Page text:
Main Article Content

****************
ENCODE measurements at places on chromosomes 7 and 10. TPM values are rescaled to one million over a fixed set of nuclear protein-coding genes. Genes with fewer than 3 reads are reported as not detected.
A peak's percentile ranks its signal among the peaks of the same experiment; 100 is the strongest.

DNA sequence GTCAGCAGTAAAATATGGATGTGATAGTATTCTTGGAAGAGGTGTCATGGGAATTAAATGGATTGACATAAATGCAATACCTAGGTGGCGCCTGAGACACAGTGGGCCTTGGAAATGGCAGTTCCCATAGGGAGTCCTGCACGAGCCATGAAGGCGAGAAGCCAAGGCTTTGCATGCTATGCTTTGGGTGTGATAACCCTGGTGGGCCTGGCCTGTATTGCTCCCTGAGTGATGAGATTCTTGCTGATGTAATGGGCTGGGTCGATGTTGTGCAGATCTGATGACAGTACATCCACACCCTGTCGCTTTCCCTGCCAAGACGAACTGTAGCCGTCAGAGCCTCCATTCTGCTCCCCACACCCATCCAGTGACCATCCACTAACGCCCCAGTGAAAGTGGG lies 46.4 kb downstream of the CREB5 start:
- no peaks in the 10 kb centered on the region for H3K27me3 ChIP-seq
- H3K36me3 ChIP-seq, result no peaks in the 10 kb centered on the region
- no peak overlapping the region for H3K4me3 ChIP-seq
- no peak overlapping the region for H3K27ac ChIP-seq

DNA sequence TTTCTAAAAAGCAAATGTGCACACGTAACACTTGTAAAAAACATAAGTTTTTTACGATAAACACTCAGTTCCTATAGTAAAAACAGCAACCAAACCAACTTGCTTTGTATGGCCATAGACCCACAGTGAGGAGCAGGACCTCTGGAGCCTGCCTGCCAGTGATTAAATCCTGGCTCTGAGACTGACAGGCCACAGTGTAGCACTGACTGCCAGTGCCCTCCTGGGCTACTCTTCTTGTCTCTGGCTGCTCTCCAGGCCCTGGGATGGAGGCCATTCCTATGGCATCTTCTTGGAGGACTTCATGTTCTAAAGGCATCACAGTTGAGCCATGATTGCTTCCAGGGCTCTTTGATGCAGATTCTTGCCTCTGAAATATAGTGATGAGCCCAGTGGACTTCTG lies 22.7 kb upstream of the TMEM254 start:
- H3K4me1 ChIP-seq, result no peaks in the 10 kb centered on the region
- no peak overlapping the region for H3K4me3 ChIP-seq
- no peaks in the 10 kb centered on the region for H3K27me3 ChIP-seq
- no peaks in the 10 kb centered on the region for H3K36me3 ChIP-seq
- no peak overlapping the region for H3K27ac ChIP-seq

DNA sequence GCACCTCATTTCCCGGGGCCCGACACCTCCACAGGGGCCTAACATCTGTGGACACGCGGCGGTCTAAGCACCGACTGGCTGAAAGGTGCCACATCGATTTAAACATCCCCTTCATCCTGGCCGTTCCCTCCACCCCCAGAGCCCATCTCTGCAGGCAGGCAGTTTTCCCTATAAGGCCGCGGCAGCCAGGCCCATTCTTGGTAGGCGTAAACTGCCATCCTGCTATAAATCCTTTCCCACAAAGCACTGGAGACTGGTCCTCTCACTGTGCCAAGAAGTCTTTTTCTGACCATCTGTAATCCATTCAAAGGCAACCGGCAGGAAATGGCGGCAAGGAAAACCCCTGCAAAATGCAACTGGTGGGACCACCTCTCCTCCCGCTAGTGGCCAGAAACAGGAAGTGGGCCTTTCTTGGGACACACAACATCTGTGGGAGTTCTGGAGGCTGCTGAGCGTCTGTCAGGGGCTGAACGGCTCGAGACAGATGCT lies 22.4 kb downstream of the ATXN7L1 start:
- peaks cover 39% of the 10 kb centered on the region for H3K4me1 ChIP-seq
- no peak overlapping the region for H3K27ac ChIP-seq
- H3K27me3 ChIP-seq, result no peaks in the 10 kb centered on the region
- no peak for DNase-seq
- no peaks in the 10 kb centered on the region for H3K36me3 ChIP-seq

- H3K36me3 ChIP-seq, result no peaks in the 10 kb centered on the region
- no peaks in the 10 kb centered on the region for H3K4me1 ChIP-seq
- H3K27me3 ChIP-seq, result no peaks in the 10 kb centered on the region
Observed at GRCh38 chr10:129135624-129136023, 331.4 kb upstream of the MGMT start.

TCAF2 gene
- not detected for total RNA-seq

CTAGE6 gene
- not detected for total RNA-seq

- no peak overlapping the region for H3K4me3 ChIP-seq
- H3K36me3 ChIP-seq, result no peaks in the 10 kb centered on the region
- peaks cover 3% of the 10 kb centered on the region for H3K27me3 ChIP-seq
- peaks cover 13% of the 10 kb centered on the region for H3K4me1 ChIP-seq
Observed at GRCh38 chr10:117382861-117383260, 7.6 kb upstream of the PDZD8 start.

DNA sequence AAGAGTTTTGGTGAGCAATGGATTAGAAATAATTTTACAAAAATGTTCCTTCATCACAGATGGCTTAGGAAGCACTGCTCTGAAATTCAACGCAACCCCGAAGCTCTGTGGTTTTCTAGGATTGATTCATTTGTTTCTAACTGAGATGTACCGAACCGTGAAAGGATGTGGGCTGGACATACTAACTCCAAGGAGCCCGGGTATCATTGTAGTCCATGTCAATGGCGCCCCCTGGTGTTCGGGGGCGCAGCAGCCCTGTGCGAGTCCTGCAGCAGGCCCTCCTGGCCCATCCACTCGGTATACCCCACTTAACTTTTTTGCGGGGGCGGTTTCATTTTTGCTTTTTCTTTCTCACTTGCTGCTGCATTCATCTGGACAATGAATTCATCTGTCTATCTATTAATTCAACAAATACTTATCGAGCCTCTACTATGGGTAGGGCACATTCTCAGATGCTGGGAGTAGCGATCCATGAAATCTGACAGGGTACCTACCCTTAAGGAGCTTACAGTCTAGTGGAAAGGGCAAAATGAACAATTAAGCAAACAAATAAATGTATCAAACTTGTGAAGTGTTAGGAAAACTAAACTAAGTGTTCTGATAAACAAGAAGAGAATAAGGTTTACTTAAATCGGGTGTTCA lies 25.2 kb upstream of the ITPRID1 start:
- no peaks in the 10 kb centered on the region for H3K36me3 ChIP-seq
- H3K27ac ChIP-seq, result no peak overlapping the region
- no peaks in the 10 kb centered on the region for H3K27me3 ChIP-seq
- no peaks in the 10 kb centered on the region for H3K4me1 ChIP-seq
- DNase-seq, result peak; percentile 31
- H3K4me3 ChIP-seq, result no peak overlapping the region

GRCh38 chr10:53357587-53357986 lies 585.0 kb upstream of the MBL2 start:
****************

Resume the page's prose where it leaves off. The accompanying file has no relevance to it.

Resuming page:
Drying fruit is one of the simplest ways to extend the shelf-life of fruit, especially berries. Both higher temperature and time of heating significantly change the contents of some primary and secondary metabolites in honeysuckle fruit. Differences in their contents arising from different heat treatments were determined with the aid of high-performance liquid chromatography (HPLC) coupled with mass spectrophotometry (MS). The content of sugars showed a small change with drying, while organic acid contents decreased with a longer drying time. Ascorbic acid was totally degraded, regardless of the time or heating temperature. Different phenolic groups responded differently to heat intensity and time of drying. Flavanols were more sensitive to higher temperature than to duration of heating and they decreased by more than 70% at 75 Â°C. In contrast, the content of hydroxycinnamic acids, increased with drying by more than 75%, regardless of the time and temperature.
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